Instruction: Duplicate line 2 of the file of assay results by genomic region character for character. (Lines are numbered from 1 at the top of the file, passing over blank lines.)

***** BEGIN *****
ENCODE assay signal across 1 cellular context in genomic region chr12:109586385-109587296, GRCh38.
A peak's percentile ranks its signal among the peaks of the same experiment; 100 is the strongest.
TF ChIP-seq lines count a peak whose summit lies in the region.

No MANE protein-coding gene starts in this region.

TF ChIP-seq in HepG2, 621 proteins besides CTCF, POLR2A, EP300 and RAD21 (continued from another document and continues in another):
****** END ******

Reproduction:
A peak's percentile ranks its signal among the peaks of the same experiment; 100 is the strongest.